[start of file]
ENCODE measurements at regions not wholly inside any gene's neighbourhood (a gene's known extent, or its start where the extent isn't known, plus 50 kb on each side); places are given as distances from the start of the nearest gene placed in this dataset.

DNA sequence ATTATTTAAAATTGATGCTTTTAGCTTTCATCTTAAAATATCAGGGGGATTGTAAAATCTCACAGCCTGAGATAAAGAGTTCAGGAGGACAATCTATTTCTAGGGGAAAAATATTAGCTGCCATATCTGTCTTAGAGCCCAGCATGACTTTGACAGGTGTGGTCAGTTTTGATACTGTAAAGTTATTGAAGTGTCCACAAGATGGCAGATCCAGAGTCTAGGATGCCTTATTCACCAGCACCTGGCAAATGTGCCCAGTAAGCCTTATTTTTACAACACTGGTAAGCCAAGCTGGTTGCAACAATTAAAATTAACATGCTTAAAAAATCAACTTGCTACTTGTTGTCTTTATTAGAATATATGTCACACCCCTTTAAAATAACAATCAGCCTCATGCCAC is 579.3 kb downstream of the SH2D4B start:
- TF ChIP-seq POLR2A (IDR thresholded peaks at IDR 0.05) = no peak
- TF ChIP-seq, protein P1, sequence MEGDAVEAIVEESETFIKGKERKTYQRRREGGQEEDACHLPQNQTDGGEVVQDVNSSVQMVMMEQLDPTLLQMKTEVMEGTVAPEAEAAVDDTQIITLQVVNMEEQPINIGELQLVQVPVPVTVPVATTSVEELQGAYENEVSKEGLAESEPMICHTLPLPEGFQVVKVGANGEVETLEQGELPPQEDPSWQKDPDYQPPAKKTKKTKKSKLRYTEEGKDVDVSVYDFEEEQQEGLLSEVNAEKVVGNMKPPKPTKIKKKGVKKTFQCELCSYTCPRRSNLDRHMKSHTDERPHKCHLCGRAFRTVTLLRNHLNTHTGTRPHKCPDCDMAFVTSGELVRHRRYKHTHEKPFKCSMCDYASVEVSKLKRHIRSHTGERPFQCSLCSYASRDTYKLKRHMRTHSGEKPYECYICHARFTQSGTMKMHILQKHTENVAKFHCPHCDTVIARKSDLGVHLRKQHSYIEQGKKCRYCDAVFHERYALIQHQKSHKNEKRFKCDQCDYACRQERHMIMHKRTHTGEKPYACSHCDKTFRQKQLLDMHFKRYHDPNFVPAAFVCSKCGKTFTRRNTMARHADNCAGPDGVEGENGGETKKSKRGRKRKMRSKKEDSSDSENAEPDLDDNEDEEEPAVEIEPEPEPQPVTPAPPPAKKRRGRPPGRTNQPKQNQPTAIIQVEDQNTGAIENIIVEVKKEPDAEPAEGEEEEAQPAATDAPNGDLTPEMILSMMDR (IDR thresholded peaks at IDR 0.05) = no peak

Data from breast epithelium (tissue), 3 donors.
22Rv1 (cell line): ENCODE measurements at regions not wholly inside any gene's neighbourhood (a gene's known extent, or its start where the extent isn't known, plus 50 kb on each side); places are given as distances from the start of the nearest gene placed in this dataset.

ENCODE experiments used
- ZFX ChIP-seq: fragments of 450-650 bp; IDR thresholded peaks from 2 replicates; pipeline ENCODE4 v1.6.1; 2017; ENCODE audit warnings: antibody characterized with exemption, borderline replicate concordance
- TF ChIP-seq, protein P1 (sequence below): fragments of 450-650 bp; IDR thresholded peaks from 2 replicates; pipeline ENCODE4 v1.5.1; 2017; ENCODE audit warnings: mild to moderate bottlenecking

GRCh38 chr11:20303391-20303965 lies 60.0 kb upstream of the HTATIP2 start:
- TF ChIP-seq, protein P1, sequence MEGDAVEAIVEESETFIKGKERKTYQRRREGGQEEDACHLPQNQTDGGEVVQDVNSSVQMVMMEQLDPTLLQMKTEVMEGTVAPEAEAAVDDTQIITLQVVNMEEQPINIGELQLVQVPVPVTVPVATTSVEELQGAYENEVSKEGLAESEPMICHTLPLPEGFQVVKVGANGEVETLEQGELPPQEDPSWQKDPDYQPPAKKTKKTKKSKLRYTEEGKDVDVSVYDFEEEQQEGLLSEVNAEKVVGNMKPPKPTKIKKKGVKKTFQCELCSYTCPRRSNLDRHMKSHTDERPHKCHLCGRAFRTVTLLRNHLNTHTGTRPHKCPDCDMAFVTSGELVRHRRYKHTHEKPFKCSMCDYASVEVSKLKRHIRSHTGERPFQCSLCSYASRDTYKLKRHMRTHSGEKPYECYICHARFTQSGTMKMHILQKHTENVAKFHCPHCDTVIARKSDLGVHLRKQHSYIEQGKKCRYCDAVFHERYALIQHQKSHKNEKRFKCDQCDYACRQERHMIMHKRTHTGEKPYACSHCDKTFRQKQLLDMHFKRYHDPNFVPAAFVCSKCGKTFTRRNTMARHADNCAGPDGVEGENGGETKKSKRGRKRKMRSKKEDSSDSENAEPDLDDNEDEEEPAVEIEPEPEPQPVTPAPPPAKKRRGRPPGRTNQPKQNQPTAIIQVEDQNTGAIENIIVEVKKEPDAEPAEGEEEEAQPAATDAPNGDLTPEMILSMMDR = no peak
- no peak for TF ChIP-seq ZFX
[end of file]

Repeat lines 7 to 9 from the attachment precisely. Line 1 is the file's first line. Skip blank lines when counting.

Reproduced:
ENCODE experiments used
- ZFX ChIP-seq: fragments of 450-650 bp; IDR thresholded peaks from 2 replicates; pipeline ENCODE4 v1.6.1; 2017; ENCODE audit warnings: antibody characterized with exemption, borderline replicate concordance
- TF ChIP-seq, protein P1 (sequence below): fragments of 450-650 bp; IDR thresholded peaks from 2 replicates; pipeline ENCODE4 v1.5.1; 2017; ENCODE audit warnings: mild to moderate bottlenecking